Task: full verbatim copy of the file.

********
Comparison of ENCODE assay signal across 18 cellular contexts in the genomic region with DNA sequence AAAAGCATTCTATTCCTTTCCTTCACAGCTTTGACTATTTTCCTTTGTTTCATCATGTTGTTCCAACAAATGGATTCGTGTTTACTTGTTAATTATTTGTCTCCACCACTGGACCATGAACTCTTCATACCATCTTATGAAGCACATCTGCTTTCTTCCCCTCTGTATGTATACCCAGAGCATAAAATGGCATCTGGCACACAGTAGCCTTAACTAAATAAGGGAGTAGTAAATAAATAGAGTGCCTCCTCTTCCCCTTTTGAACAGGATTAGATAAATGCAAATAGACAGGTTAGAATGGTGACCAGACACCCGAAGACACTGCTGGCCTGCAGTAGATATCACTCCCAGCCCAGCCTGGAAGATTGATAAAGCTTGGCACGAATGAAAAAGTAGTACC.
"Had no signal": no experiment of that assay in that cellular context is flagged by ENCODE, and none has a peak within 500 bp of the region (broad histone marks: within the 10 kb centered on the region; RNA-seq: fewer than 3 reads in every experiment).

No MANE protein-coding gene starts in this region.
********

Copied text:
Comparison of ENCODE assay signal across 18 cellular contexts in the genomic region with DNA sequence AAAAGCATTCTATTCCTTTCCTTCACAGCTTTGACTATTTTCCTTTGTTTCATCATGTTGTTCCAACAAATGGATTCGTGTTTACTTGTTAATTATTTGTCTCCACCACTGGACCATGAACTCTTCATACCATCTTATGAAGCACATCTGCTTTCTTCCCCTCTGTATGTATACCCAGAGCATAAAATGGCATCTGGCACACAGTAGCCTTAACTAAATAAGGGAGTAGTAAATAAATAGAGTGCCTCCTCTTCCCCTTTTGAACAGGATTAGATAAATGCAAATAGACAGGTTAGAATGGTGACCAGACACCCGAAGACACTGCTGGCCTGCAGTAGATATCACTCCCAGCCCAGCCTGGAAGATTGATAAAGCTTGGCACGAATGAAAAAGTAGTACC.
"Had no signal": no experiment of that assay in that cellular context is flagged by ENCODE, and none has a peak within 500 bp of the region (broad histone marks: within the 10 kb centered on the region; RNA-seq: fewer than 3 reads in every experiment).

No MANE protein-coding gene starts in this region.